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Music Reviews

Screaming Females - Castle Talk
»Screaming Females
Castle Talk
Don Giovanni
Trent Reznor & Atticus Ross - The Social Network [Original Soundtrack]
»Trent Reznor & Atticus Ross
The Social Network [Original Soundtrack]
The Null Corporation
Deerhunter - Halcyon Digest
Halcyon Digest
No Age - Everything in Between
»No Age
Everything in Between
Sub Pop
Robyn - Body Talk Pt. 1/ Body Talk Pt. 2
Body Talk Pt. 1/ Body Talk Pt. 2
The Walkmen - Lisbon
»The Walkmen
Fat Possum
Ballads for Stairs and Transparencies
Nobody's Favorite Records

Rating: NR/10 ?

October 1, 2004
The name The Brands suggests a band, but this is actually just one man, Mark Mandeville, who plays almost all the instruments on Ballads for Stairs and Transparencies. It's mostly his acoustic guitar with some percussion, but the elements are brought together with a beguiling degree of focus - he doesn't get lost in the opportunities allowed to a musician working on his own.

All that's left after the music is the voice and the words themselves. Mandeville's voice has that distinctive quaver that instantly conjurs up images of Connor Oberst, although Mandeville doesn't go to the highs and lows of Bright Eyes. The lyrics are a cut above the broken-relationship whining many acoustic musicians engage in, and although he does sing about relationships Mandeville wraps the story in enough figurative speech and odd phrasing to keep away from the cliches.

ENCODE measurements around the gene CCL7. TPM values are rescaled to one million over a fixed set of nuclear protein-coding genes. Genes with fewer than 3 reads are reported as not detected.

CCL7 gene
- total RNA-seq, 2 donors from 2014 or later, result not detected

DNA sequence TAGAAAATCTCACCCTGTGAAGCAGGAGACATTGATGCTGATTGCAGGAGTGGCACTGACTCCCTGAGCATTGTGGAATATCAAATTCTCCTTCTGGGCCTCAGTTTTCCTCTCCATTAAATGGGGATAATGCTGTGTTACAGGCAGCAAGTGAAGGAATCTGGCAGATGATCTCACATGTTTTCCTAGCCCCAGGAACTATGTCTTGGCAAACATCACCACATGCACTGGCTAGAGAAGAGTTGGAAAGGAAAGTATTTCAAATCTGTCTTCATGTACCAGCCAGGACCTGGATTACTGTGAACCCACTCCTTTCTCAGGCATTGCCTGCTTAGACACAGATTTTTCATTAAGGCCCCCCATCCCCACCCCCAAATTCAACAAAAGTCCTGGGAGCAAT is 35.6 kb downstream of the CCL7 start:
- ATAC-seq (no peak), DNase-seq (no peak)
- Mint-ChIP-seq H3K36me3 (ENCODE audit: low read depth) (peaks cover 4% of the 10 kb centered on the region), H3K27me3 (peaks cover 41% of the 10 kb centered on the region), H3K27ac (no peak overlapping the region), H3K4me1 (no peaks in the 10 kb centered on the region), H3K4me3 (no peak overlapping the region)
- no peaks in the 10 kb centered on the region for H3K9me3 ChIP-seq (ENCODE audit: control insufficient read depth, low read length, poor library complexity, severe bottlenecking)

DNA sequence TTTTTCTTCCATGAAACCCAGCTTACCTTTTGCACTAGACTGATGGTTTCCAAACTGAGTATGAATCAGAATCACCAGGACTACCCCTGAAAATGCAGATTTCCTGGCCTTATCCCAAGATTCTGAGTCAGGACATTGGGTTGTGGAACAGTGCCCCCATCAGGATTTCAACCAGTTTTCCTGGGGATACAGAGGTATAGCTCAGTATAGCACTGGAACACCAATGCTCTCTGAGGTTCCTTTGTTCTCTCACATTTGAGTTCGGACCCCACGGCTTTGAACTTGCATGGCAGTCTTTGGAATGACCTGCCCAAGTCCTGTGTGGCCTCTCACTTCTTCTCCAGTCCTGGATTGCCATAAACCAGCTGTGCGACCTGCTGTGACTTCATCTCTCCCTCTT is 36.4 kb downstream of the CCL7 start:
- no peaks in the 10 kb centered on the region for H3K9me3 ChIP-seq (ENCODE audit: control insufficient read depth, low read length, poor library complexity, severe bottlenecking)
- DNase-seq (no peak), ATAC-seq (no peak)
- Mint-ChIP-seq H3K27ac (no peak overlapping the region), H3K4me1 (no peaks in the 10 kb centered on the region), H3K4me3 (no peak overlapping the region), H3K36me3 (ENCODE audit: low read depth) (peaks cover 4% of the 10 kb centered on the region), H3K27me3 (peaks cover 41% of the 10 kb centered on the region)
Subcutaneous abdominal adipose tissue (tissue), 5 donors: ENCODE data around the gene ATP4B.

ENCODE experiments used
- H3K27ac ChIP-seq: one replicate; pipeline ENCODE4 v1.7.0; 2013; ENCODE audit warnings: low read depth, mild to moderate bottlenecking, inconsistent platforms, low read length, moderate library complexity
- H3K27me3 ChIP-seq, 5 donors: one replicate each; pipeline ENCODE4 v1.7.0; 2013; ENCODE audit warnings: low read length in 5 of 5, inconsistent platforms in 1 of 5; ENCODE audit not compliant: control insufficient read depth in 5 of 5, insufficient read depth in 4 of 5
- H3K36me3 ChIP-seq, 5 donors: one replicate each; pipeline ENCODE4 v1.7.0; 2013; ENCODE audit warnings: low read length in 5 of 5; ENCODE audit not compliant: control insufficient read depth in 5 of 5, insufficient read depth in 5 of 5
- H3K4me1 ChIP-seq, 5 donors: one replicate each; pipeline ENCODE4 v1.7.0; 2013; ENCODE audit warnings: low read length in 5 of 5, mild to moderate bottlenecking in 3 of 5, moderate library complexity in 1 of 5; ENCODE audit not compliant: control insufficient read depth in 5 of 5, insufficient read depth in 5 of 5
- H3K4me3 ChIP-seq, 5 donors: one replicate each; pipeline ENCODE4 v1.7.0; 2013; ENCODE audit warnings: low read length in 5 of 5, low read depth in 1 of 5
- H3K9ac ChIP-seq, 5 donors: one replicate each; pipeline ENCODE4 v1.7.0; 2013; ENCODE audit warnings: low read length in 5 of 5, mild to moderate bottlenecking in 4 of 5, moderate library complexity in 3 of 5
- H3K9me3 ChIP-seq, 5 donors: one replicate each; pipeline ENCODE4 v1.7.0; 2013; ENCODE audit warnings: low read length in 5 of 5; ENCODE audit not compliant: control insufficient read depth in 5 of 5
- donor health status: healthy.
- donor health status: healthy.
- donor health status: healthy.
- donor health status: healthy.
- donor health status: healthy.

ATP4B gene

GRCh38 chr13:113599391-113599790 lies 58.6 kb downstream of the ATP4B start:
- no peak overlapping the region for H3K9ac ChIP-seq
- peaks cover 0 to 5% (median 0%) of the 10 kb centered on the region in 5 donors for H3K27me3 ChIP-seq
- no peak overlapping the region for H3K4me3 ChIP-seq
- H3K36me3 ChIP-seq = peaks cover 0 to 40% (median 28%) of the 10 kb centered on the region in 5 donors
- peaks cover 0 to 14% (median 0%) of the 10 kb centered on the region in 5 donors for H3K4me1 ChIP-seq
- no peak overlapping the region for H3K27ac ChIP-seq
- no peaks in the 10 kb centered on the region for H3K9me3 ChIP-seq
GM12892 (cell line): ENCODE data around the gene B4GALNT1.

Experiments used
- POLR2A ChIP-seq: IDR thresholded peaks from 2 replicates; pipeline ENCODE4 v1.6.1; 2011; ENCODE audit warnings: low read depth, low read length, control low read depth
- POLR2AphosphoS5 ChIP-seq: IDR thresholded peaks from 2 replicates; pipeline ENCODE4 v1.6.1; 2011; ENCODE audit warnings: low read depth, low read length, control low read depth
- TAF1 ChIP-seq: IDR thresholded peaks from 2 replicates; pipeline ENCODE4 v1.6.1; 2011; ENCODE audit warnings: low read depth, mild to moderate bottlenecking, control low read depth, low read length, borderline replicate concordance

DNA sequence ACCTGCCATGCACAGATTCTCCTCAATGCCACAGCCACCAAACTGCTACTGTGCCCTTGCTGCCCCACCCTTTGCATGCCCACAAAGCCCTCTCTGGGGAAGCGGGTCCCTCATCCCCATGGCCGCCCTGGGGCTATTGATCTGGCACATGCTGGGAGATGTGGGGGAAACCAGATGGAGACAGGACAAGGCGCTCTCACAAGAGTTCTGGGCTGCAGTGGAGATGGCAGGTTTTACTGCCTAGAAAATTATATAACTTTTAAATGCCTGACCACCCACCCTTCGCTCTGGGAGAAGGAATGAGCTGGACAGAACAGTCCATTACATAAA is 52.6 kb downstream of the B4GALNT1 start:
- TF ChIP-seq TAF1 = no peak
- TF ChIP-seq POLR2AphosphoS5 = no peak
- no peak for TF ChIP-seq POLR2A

Sometimes sparse music from an unknown artist with no notable history or connections or background tempts the listener to look harder and harder until he or she sees things that aren't there, and after repeated listens it's tempting to think Ballads for Stairs and Transparencies is an amazing record. In reality, it is simply a decent acoustic album that could probably fit in comfortably, if not very noticeably, in any coffee shop, film soundtrack or basement bedroom.

Nothing on Ballads for Stairs and Transparencies is incredible, but in avoiding so many of the pitfalls of solo recording (or "the formerly forbidden fruit they call 'creative control'" as the flowery press release calls it) Mandeville has shown he has, at the least, the potential to make exceptional music.

Reviewed by Erick Bieritz
Erick Bieritz lives in Chicago, where is usually either very hot or very cold. He was the brainchild behind EPMD, where he wrote about EPs and singles for LAS, looking for overlooked or underappreciated non-album releases.

See other reviews by Erick Bieritz



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